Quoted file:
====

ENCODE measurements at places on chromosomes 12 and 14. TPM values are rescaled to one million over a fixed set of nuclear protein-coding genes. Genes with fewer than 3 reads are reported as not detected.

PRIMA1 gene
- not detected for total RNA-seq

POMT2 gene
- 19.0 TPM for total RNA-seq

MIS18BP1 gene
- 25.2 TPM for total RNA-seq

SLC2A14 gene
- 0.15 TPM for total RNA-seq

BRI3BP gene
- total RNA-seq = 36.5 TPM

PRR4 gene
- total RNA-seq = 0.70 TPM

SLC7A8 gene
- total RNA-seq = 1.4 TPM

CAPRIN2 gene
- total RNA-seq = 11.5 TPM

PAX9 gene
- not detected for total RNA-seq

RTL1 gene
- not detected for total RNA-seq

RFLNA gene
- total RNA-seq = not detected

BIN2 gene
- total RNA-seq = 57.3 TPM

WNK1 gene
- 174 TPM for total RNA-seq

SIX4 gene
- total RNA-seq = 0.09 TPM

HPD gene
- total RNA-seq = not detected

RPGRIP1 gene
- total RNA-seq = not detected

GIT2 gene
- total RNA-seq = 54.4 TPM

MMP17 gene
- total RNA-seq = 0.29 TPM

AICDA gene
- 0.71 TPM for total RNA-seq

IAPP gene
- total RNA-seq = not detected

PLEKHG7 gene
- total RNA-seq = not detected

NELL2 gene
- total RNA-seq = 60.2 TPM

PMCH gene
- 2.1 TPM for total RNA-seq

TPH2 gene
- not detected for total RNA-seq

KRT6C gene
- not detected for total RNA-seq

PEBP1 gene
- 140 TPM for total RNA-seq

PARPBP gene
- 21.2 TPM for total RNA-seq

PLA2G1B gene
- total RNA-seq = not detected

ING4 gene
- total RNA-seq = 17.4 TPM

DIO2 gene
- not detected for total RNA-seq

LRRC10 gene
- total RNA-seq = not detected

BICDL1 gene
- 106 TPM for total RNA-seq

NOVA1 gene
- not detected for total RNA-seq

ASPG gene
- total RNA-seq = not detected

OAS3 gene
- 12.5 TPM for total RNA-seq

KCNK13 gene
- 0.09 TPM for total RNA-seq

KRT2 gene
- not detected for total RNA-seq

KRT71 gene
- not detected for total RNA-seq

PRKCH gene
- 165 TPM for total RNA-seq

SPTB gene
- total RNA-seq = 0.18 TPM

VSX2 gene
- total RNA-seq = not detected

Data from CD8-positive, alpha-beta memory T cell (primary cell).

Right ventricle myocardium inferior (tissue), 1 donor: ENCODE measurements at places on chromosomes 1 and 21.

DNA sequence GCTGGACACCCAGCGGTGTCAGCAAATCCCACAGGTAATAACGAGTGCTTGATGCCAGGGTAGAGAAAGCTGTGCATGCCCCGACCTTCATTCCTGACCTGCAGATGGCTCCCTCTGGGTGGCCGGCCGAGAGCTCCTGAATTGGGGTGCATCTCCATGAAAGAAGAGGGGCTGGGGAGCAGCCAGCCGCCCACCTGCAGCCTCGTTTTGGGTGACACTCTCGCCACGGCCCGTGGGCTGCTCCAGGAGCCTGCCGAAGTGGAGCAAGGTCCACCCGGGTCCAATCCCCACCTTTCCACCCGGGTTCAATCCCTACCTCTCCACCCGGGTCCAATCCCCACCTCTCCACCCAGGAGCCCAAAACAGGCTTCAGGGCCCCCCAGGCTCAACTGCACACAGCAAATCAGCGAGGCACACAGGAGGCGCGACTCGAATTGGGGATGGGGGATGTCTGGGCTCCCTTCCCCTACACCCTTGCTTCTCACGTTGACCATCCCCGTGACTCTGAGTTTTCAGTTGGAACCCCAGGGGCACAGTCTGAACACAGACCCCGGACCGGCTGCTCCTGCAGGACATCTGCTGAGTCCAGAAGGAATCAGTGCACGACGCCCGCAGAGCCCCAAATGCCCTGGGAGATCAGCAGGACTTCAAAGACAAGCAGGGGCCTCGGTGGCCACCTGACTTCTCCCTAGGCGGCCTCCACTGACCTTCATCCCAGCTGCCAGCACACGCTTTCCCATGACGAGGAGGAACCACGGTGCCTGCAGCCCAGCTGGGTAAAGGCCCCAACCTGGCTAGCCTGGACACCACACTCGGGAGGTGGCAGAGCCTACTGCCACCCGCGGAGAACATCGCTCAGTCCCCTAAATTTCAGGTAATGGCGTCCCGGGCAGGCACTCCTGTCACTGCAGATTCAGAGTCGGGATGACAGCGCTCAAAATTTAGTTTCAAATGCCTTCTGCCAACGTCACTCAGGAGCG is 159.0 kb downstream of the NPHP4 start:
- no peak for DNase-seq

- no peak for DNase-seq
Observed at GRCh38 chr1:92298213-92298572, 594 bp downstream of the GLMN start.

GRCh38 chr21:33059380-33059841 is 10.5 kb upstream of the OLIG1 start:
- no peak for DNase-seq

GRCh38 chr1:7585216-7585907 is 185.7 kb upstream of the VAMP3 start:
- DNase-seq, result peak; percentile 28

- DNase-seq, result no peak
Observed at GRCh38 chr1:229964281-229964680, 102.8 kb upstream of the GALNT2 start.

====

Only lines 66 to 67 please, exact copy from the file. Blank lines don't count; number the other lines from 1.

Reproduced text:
NOVA1 gene
- not detected for total RNA-seq